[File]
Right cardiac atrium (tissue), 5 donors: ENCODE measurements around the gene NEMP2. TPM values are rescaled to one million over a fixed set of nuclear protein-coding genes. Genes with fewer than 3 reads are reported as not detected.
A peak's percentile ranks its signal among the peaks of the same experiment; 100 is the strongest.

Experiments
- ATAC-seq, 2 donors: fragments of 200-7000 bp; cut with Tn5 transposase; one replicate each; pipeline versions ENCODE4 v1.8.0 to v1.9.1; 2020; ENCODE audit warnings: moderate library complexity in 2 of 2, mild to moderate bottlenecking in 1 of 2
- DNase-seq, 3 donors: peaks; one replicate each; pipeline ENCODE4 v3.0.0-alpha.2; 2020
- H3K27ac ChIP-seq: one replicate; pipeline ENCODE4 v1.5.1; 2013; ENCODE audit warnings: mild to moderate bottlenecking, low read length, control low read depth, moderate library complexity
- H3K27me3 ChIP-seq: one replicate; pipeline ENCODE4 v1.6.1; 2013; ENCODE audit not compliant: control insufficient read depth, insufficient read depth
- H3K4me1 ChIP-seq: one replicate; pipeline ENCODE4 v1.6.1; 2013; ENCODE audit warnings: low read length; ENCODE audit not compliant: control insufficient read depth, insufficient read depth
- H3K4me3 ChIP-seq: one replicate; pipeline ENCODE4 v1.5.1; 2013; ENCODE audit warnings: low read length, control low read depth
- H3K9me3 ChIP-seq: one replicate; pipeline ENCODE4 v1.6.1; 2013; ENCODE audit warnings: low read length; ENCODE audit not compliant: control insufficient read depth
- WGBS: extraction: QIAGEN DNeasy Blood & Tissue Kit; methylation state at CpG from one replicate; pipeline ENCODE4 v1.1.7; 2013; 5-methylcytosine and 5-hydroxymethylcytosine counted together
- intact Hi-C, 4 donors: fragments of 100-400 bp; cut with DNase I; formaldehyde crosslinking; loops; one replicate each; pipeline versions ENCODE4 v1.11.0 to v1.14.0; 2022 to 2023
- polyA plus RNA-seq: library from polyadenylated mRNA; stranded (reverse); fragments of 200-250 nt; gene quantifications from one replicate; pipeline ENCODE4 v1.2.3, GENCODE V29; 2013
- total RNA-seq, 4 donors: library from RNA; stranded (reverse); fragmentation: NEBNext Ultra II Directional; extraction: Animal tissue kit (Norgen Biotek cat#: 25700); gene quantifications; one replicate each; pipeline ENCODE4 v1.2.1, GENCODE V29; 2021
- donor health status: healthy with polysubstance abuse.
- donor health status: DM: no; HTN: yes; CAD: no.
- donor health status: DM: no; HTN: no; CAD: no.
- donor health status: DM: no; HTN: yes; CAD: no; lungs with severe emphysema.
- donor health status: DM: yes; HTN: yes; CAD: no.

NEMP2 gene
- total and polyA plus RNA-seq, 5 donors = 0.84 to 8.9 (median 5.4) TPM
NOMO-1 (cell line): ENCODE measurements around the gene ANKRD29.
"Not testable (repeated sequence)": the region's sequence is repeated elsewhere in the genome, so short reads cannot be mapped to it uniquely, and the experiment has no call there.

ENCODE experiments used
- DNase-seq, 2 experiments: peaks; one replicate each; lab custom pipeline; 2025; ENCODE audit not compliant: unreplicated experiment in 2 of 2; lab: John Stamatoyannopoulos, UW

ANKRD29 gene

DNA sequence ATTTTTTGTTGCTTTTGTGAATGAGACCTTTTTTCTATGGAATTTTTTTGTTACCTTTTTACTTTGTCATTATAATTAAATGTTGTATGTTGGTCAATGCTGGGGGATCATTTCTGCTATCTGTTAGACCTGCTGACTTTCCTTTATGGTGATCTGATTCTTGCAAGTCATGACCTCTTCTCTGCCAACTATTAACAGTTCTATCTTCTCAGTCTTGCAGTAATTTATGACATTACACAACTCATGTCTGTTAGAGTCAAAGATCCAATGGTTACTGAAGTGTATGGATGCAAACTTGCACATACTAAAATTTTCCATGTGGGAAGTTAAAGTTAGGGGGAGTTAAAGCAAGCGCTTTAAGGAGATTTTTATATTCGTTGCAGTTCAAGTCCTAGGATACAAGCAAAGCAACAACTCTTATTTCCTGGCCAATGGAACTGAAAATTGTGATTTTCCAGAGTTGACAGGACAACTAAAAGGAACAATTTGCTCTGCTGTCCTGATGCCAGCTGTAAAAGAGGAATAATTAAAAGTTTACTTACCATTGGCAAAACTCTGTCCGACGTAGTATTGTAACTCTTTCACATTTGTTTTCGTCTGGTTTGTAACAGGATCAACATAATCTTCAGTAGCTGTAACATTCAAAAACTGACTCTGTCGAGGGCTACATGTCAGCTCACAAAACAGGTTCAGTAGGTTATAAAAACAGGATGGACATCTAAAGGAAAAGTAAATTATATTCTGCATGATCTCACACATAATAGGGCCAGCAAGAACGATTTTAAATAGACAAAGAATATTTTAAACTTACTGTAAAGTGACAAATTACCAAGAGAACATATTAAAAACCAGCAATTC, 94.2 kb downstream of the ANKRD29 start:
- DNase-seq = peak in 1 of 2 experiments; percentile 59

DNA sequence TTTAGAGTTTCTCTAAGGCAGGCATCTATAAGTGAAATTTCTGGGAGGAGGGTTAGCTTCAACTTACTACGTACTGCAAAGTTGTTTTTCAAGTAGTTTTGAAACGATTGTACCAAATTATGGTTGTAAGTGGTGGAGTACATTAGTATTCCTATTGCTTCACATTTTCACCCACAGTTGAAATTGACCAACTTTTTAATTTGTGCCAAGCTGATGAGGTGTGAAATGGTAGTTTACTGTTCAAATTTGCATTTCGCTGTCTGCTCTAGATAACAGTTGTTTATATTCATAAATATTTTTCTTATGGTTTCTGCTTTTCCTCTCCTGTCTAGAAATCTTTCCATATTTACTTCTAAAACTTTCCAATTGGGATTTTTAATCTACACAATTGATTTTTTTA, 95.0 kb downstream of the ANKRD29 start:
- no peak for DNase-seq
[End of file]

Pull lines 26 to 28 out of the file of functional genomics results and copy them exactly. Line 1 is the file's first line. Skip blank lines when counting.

ANKRD29 gene

DNA sequence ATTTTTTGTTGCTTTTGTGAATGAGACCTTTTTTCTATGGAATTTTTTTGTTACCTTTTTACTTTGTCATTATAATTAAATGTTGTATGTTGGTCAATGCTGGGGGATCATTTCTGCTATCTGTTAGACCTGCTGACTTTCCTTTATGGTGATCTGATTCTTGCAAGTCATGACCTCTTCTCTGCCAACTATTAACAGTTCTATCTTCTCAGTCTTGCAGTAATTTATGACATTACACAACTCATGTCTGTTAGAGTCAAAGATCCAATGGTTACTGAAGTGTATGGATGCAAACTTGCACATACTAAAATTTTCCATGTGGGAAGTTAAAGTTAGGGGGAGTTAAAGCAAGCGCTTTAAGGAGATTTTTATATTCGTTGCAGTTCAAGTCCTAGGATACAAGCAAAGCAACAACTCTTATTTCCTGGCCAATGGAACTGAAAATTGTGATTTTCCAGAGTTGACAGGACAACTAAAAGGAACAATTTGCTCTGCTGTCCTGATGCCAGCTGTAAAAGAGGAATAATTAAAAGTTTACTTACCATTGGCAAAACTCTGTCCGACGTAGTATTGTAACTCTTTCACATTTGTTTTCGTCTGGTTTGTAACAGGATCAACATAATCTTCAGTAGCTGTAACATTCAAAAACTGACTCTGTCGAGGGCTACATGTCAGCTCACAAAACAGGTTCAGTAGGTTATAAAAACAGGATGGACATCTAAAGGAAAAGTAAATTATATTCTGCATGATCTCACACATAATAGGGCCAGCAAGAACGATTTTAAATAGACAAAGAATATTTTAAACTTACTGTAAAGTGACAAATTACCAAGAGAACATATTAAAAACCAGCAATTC, 94.2 kb downstream of the ANKRD29 start:
- DNase-seq = peak in 1 of 2 experiments; percentile 59